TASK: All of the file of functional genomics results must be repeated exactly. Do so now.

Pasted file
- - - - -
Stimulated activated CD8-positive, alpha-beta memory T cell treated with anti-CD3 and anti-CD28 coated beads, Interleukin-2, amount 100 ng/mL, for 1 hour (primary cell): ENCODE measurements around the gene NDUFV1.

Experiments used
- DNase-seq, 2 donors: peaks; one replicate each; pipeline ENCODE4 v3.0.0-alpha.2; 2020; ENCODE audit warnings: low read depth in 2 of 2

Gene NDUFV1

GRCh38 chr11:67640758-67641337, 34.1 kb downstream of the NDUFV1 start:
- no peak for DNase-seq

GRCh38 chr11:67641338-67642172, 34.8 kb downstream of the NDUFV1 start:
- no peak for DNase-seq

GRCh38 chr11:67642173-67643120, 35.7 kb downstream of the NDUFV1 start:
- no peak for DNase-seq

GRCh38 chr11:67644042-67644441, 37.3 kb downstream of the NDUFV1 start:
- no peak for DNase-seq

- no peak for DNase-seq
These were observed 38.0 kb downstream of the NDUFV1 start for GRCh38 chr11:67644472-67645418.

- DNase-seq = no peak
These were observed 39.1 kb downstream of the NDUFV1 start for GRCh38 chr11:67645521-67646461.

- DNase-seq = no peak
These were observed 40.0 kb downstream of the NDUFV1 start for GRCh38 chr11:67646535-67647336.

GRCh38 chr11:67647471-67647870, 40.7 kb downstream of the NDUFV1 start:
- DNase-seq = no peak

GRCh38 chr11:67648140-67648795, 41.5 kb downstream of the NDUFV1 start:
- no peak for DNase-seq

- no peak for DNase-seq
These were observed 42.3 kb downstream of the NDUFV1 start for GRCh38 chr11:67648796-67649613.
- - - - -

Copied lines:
Stimulated activated CD8-positive, alpha-beta memory T cell treated with anti-CD3 and anti-CD28 coated beads, Interleukin-2, amount 100 ng/mL, for 1 hour (primary cell): ENCODE measurements around the gene NDUFV1.

Experiments used
- DNase-seq, 2 donors: peaks; one replicate each; pipeline ENCODE4 v3.0.0-alpha.2; 2020; ENCODE audit warnings: low read depth in 2 of 2

Gene NDUFV1

GRCh38 chr11:67640758-67641337, 34.1 kb downstream of the NDUFV1 start:
- no peak for DNase-seq

GRCh38 chr11:67641338-67642172, 34.8 kb downstream of the NDUFV1 start:
- no peak for DNase-seq

GRCh38 chr11:67642173-67643120, 35.7 kb downstream of the NDUFV1 start:
- no peak for DNase-seq

GRCh38 chr11:67644042-67644441, 37.3 kb downstream of the NDUFV1 start:
- no peak for DNase-seq

- no peak for DNase-seq
These were observed 38.0 kb downstream of the NDUFV1 start for GRCh38 chr11:67644472-67645418.

- DNase-seq = no peak
These were observed 39.1 kb downstream of the NDUFV1 start for GRCh38 chr11:67645521-67646461.

- DNase-seq = no peak
These were observed 40.0 kb downstream of the NDUFV1 start for GRCh38 chr11:67646535-67647336.

GRCh38 chr11:67647471-67647870, 40.7 kb downstream of the NDUFV1 start:
- DNase-seq = no peak

GRCh38 chr11:67648140-67648795, 41.5 kb downstream of the NDUFV1 start:
- no peak for DNase-seq

- no peak for DNase-seq
These were observed 42.3 kb downstream of the NDUFV1 start for GRCh38 chr11:67648796-67649613.